Monday, November 21, 2005

Amazing Powers of Invisibility Available For Limited Use, Special Today Only...

(NOTE: This Just In. * SEC Probes Research Tied To Naked Shorting: Report * The Securities and Exchange Commission is investigating a financial research firm over allegations it conspired with a hedge fund to drive down the share prices of online retailer, according to a published report.
Interested parties can sign up for a free trial. So here is the independent confirmation from at least one media outlet that the story has been picked up and verified - but not by anyone in the mainstream financial media.) is up over 20% in 3 trading days, and if you aren't following the stock closely you would never know it.

The SEC is investigating the defendants in Overstock's lawsuit against Gradient and Rocker Partners, and the only way you would have heard about it is if you read the SLC paper, or this blog.

A former FBI agent, notorious for his role in the Sirhan Sirhan investigation, is going around intimidating Overstock employees, and nary a word is heard anywhere but at the Easter Bunny's little holiday den.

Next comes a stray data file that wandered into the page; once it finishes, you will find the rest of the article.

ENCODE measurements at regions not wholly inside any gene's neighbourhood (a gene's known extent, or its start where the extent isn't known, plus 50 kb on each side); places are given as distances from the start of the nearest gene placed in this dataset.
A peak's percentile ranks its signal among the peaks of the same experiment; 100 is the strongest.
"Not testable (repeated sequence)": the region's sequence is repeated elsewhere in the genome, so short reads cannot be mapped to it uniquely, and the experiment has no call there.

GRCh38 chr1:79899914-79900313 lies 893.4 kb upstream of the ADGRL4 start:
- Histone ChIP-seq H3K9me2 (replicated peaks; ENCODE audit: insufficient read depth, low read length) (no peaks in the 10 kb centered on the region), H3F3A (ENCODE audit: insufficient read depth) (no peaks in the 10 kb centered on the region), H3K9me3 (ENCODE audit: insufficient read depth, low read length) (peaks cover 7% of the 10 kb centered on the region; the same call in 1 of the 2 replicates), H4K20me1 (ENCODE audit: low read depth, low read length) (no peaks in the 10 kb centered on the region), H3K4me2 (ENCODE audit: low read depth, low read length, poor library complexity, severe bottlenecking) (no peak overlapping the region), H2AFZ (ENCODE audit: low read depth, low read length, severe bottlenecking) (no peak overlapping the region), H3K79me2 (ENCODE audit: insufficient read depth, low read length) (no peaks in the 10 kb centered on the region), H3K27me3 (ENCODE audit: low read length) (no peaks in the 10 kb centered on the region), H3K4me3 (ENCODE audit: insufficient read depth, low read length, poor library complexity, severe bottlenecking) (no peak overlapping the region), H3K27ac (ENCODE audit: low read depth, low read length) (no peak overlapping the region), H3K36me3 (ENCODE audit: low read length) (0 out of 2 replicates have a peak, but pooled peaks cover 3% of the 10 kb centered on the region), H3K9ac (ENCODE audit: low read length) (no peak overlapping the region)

Apparently the mainstream NY financial press doesn't have the slightest interest in reporting some stories - specifically stories that paint OSTK in a favorable light, or the shorts accused of damaging OSTK's reputation and share price in a negative light.

One might well wonder aloud how that could be. It's not every day that we see internet retailers running up in price as though they just successfully completed phase 3 clinical trials for the cure for cancer, especially in today's lackluster market. It's not every day that the SEC opens formal investigations into what amounts to a who's who of the short selling hedge fund world.

And yet this entire episode is as invisible as if it was the Emperor on parade, nude as a newborn, shielded only by the hubris and collusion of a compromised media that believes that the US investing public is stupid enough to believe whatever it is told - or more specifically, whatever it is fed through a self-serving, selective filter.